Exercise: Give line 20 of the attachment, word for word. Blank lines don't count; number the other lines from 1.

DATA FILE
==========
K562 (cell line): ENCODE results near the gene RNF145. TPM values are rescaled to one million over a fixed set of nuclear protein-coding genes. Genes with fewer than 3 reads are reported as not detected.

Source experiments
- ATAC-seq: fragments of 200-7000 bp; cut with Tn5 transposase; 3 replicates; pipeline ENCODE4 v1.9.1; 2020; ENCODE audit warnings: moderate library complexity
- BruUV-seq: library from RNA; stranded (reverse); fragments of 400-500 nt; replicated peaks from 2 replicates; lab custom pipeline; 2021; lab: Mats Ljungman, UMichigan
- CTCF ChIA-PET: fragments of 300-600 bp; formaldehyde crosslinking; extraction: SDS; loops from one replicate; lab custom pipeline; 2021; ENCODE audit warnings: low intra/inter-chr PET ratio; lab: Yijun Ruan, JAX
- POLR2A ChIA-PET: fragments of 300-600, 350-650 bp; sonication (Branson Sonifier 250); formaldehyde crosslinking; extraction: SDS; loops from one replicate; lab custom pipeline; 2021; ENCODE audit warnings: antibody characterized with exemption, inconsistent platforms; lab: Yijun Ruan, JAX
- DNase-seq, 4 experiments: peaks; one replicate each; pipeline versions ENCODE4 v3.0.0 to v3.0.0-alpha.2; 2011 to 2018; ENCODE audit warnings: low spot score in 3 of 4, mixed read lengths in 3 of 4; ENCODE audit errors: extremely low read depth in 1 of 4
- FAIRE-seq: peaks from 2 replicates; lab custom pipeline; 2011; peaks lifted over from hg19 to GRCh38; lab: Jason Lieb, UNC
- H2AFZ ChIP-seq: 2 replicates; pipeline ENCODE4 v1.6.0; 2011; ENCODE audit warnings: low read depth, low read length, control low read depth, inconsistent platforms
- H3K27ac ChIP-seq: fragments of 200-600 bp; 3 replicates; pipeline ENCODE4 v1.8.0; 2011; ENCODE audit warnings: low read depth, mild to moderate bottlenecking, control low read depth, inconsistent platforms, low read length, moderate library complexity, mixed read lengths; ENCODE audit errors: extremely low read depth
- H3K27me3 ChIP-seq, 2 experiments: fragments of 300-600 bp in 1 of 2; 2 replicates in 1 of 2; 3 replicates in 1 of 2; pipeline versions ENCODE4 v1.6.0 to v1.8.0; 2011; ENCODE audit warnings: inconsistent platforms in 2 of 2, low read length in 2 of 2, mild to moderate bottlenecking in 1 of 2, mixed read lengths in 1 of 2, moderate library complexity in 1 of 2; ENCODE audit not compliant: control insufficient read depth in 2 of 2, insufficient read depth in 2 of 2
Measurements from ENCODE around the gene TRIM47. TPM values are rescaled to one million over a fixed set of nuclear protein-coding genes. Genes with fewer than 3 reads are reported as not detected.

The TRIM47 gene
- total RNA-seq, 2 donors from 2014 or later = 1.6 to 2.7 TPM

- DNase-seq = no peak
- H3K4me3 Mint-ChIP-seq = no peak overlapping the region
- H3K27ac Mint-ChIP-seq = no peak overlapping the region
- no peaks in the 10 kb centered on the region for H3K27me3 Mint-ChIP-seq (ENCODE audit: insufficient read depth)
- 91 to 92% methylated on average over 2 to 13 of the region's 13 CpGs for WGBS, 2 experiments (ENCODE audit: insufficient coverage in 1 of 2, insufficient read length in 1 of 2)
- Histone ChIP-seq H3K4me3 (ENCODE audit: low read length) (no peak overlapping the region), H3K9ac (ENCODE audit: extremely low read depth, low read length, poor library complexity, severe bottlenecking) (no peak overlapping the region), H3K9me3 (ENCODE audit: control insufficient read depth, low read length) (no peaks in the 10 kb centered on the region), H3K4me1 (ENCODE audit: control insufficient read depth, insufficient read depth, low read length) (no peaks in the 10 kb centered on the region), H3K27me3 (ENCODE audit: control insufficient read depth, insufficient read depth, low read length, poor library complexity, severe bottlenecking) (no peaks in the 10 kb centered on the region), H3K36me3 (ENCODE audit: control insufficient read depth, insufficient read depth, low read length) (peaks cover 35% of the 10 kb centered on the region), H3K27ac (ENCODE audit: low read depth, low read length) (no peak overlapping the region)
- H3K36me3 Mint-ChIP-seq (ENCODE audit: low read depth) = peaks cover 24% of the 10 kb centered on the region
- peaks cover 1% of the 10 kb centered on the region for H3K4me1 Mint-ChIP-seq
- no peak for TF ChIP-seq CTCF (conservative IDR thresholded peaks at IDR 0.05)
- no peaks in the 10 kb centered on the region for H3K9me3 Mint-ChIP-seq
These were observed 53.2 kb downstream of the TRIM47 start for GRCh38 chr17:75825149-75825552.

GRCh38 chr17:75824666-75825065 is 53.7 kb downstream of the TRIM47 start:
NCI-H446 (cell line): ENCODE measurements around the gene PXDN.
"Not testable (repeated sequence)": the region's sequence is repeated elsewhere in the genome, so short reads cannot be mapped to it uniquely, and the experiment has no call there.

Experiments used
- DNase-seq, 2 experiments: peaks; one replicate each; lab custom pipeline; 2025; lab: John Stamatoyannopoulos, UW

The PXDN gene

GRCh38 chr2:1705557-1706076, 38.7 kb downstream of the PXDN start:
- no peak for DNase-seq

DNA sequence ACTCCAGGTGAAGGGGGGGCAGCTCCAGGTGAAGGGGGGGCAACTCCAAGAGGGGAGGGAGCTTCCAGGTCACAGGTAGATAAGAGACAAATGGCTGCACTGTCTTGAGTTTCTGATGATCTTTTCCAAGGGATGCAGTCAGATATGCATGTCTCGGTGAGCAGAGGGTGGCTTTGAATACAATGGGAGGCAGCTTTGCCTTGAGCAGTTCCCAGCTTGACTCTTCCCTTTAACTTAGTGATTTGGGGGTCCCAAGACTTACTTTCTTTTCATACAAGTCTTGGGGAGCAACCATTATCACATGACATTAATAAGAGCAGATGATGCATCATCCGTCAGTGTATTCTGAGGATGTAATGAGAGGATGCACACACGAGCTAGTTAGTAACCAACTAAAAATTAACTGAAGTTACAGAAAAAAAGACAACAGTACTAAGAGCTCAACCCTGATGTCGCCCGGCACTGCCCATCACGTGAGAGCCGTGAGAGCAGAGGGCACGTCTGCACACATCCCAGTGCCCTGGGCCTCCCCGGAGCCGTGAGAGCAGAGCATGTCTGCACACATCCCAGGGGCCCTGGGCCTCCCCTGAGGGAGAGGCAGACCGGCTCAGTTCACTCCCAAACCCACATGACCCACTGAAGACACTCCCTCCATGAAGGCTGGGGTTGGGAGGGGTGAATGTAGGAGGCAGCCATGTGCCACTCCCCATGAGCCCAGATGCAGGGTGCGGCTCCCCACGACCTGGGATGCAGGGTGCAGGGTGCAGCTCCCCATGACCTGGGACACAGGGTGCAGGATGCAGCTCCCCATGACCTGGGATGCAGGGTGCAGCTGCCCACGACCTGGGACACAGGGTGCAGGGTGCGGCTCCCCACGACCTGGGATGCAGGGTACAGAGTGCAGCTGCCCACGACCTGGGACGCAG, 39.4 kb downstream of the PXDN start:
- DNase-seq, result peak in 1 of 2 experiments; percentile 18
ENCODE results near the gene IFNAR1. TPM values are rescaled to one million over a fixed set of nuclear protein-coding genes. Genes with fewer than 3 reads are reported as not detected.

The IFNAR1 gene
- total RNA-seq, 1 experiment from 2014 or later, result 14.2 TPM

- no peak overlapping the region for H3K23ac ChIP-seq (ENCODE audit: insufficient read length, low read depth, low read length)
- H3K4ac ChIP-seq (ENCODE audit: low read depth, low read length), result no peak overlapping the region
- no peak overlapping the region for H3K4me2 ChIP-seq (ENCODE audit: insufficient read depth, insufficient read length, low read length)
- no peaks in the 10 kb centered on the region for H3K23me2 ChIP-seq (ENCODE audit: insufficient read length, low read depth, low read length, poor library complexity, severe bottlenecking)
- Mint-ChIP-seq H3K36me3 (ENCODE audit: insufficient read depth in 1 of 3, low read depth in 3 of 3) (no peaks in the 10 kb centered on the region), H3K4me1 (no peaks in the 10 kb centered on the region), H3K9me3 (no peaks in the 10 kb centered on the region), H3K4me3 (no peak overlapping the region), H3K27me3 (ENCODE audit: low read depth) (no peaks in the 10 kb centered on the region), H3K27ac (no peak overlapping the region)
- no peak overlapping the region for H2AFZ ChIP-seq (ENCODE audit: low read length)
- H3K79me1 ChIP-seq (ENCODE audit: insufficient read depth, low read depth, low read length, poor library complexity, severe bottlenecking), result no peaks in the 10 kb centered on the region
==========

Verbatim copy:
- Histone ChIP-seq H3K4me3 (ENCODE audit: low read length) (no peak overlapping the region), H3K9ac (ENCODE audit: extremely low read depth, low read length, poor library complexity, severe bottlenecking) (no peak overlapping the region), H3K9me3 (ENCODE audit: control insufficient read depth, low read length) (no peaks in the 10 kb centered on the region), H3K4me1 (ENCODE audit: control insufficient read depth, insufficient read depth, low read length) (no peaks in the 10 kb centered on the region), H3K27me3 (ENCODE audit: control insufficient read depth, insufficient read depth, low read length, poor library complexity, severe bottlenecking) (no peaks in the 10 kb centered on the region), H3K36me3 (ENCODE audit: control insufficient read depth, insufficient read depth, low read length) (peaks cover 35% of the 10 kb centered on the region), H3K27ac (ENCODE audit: low read depth, low read length) (no peak overlapping the region)